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|Tuesday, March 11, 2014|
BY MARK BLAINE | OB BLOGGER
Then they started to build by dismantling a lot of what came before. A media company of this ilk doesn’t just print papers; its people think like developers who are able to pivot in the face of challenge and trust the inherent skill an talent of the team. He challenged his team: If you had $750,000 (annual operating budget) from a venture capitalist, what would you build?
Frank liked to quote a finding from the Pew Research Center for the People and the Press that showed the phenomenon statistically In 2006, 20% of college-age people said they read the newspaper every day. In 2008, that number was 14%. In 2010, it was 7%.
If 2012 had been good, the decade before didn’t offer much confidence. The publication had been doing the same thing every year for less and less gain and was on a trend to eat away those reserves. Then what? Frank set about changing culture and bottom line, building a sense of what’s possible and taking a risk with his own career. So you’re going back to be the publisher of the college newspaper that you used to edit? It sounded like the pitch for a buddy comedy movie.
They settled on a simple formula: “We can do the journalism that matters most — and cut out the rest,” the team wrote in its manifesto. “In other words, the web will be the ‘what’ happened and the print will be the ‘how and why.’” They grew their presence in social media, built a creative agency and launched careers in news, yes, but also in design, advertising and digital development. They won College Newspaper of the Year.
The Emerald is independent. It’s nested in the University of Oregon and is an institution there, but it’s an institution within the institution, meaning that the sustainability of the publication depends entirely on the business acumen of its team. They get no money from the University. So it’s a publication that deals with the same market forces that any other publication deals with, with one hitch: Its core readership wants its media in very different forms than what keeps newspapers elsewhere hanging on.
The Emerald isn’t reflective of other media out there. It isn’t “like” bigger news organizations, only smaller. It is the on the cutting edge of sustainable news without splashy grants or benefactors.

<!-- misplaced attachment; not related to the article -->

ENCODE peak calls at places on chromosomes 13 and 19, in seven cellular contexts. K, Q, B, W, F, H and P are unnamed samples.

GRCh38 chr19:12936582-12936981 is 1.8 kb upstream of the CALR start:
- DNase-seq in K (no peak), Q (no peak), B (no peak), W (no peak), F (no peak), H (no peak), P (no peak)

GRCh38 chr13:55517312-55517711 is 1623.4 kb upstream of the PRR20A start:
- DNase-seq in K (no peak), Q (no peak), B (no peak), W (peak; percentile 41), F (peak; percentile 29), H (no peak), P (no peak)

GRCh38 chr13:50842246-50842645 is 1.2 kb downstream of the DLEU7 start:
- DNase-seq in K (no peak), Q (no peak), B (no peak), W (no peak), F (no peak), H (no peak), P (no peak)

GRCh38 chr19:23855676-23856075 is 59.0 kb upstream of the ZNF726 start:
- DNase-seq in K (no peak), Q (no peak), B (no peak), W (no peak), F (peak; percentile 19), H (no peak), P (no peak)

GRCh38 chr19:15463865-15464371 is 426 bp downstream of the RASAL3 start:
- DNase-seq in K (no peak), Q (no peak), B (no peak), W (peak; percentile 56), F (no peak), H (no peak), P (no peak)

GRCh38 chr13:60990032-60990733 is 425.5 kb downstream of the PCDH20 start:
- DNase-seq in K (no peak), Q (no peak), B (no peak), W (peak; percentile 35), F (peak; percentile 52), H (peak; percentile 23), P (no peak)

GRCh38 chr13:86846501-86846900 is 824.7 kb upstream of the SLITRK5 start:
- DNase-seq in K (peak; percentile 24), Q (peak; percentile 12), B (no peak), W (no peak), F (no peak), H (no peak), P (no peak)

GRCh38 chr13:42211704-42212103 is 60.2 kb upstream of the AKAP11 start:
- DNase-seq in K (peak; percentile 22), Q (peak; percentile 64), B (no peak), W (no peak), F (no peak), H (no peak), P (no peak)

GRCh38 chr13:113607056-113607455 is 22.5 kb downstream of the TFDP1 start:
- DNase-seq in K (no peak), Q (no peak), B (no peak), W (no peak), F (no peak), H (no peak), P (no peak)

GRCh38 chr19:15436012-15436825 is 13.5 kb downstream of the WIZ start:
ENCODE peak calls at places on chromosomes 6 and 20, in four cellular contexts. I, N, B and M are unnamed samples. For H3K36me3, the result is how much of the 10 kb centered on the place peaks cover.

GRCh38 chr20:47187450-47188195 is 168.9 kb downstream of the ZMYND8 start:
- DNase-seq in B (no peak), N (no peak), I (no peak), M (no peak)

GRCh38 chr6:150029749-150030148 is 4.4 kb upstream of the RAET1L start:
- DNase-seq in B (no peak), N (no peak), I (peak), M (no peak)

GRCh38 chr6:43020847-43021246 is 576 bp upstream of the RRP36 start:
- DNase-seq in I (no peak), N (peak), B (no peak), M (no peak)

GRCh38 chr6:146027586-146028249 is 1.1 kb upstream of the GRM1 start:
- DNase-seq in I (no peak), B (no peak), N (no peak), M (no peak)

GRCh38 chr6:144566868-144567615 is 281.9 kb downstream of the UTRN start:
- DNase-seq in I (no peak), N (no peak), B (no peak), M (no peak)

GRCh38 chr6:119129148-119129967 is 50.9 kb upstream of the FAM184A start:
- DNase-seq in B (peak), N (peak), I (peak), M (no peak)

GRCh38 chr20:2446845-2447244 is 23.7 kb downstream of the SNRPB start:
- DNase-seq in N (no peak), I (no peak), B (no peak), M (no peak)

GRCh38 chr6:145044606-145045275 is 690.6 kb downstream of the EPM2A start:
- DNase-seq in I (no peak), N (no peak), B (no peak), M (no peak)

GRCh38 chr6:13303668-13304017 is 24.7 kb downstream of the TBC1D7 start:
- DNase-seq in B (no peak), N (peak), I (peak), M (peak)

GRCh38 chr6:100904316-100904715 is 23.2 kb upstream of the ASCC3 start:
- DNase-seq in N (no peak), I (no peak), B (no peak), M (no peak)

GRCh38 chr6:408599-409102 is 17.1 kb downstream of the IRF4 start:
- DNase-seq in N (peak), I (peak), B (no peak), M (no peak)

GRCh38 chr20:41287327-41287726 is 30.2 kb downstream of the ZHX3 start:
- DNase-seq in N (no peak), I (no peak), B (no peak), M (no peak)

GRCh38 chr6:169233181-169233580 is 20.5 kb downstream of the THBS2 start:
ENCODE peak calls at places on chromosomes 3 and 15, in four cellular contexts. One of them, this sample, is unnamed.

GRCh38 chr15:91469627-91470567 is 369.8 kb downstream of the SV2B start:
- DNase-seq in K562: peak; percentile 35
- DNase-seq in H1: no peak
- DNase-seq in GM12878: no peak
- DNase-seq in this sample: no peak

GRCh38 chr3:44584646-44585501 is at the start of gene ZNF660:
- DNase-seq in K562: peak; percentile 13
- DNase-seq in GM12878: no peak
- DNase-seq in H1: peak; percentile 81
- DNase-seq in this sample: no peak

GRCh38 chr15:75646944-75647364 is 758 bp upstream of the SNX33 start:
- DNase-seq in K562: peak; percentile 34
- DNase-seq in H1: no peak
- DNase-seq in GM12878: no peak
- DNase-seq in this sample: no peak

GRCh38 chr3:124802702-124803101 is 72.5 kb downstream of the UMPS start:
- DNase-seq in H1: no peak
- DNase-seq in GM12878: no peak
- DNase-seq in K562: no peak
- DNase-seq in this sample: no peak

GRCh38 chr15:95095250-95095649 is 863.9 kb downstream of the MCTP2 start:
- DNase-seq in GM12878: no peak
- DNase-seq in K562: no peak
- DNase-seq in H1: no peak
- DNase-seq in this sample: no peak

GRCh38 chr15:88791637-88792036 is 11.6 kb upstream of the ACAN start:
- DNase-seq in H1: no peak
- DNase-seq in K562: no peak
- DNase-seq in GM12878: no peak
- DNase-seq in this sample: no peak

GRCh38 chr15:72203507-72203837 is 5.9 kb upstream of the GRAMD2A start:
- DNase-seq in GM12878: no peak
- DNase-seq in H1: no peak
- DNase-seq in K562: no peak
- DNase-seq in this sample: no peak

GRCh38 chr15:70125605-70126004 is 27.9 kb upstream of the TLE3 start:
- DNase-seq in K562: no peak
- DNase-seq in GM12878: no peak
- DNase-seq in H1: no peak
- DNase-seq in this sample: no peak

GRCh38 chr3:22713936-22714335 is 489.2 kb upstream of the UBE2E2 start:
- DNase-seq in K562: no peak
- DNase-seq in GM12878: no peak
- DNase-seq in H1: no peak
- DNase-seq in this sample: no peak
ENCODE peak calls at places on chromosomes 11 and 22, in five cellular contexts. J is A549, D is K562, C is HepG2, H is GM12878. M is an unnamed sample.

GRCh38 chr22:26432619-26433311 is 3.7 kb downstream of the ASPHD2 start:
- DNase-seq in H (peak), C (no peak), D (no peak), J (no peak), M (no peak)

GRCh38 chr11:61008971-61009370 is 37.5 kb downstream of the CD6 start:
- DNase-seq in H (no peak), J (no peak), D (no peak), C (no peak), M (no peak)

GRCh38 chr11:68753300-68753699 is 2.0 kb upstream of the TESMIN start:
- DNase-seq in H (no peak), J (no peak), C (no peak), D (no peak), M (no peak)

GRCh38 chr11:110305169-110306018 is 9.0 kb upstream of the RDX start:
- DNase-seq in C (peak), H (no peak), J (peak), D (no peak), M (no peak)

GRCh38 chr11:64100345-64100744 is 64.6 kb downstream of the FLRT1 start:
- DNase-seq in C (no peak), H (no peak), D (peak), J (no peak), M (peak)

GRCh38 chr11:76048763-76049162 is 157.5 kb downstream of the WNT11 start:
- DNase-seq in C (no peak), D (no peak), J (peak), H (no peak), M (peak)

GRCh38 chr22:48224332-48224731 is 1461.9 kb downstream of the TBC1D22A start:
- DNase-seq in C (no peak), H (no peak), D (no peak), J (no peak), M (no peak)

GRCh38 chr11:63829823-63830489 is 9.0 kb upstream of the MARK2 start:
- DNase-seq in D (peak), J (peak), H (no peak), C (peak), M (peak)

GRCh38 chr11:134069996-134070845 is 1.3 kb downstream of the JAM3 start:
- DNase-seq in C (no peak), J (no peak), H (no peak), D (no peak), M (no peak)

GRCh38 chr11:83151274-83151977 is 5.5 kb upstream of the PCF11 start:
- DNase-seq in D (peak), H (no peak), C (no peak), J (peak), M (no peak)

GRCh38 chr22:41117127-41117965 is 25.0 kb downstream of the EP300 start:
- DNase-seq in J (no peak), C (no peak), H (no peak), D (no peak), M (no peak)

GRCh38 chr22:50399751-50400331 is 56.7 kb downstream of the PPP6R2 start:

Ryan Frank stood in front of a packed staff meeting on Friday, March 7, the screen behind him illuminated with the short-in-years, long-in-accomplishment timeline for the Emerald Media Group. From the beginning, he hadn’t planned on being here for more than a few years and now his time was up. Later this month he will start as the political editor for the Las Vegas Sun and will hand the job off to to the new publisher, Charlie Weaver.
Frank has so much to be proud of in his time – back – at the Emerald because he created something that only that farewell meeting could show, a new energy and passion for news in both for print and pixels. We will miss him in the neighborhood.
Mark Blaine blogs on the media biz for Oregon Business.
Friday, March 27, 2015
BY JOE CORTRIGHT
The CRC is a cautionary tale about how we plan for, finance and invest in transportation infrastructure.
Monday, February 23, 2015
Yeah, we know: Oregonians are way too cool for umbrellas. But today’s stylish, high-tech models will soften the resistance of the most rain hardened.
Tuesday, February 24, 2015
BY KIM MOORE | OB RESEARCH EDITOR
A partnership of a grassroots environmental organization and a youth group is striving to build community and business support for carbon price legislation.
Friday, February 20, 2015
BY LINDA BAKER | OB EDITOR
Vacasa may lack the name recognition of Airbnb. But not for long.
Friday, March 27, 2015
BY ROBERT MULLIN
A new energy-sharing agreement sparks concerns about independence and collaboration in the region's utility industry.
Friday, February 20, 2015
BY JACOB PALMER | OB DIGITAL NEWS EDITOR
The ongoing labor disputes at the Port of Portland came to a head two weeks ago when Hanjin, the container port's largest client, notified its customers it would be ending its direct route to Oregon.
Thursday, March 26, 2015
BY JACOB PALMER
Power lunching at the Court Street Dairy Lunch in Salem.
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